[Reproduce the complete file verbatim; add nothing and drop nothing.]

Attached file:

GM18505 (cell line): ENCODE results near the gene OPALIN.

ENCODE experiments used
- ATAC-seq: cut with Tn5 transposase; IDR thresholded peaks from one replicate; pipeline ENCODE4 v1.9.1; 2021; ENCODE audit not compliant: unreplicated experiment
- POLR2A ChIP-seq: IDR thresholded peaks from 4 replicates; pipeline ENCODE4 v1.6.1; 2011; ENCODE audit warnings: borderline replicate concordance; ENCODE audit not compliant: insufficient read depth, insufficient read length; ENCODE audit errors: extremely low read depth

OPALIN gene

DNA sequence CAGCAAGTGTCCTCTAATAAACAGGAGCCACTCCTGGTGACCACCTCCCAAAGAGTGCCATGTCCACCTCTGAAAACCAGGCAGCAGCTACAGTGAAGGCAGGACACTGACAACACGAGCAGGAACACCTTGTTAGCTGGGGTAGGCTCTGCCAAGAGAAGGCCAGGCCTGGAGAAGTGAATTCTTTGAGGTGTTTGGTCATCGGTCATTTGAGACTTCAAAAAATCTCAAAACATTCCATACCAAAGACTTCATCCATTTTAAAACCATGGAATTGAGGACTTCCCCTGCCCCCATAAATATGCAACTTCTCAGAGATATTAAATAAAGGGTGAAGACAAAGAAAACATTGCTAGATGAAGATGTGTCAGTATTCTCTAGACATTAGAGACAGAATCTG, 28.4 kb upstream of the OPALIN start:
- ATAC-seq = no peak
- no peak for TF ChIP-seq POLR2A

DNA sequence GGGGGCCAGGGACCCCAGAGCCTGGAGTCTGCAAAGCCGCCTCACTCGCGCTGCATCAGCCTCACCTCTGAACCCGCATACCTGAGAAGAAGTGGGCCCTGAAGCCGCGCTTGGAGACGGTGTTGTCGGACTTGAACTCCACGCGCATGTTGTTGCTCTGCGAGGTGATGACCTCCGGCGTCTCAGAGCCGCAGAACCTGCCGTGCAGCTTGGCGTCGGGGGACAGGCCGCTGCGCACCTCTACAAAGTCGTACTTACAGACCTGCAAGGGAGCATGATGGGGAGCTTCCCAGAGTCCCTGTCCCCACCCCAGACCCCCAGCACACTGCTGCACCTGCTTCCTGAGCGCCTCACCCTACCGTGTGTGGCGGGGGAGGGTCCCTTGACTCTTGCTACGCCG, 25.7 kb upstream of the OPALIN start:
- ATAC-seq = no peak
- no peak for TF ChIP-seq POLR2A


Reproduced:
GM18505 (cell line): ENCODE results near the gene OPALIN.

ENCODE experiments used
- ATAC-seq: cut with Tn5 transposase; IDR thresholded peaks from one replicate; pipeline ENCODE4 v1.9.1; 2021; ENCODE audit not compliant: unreplicated experiment
- POLR2A ChIP-seq: IDR thresholded peaks from 4 replicates; pipeline ENCODE4 v1.6.1; 2011; ENCODE audit warnings: borderline replicate concordance; ENCODE audit not compliant: insufficient read depth, insufficient read length; ENCODE audit errors: extremely low read depth

OPALIN gene

DNA sequence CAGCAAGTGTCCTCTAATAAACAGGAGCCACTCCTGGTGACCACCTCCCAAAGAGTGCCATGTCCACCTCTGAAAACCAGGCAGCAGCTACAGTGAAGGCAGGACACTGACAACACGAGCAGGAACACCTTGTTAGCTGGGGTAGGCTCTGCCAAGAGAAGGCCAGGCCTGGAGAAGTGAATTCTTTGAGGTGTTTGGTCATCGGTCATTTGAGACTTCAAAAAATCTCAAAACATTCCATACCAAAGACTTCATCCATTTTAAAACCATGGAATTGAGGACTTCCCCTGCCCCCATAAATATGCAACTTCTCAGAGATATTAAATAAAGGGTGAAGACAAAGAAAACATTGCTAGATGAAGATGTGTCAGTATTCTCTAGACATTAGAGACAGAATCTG, 28.4 kb upstream of the OPALIN start:
- ATAC-seq = no peak
- no peak for TF ChIP-seq POLR2A

DNA sequence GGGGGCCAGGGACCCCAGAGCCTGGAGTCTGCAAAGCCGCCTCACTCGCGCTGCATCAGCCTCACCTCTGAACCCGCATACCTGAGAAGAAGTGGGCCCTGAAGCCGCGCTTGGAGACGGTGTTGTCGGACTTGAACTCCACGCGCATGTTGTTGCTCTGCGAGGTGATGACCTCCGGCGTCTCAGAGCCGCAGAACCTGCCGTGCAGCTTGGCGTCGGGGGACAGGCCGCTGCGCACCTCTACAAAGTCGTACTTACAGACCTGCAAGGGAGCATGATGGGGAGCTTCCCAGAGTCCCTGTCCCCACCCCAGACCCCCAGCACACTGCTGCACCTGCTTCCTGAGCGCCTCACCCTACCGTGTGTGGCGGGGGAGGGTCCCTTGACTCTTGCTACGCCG, 25.7 kb upstream of the OPALIN start:
- ATAC-seq = no peak
- no peak for TF ChIP-seq POLR2A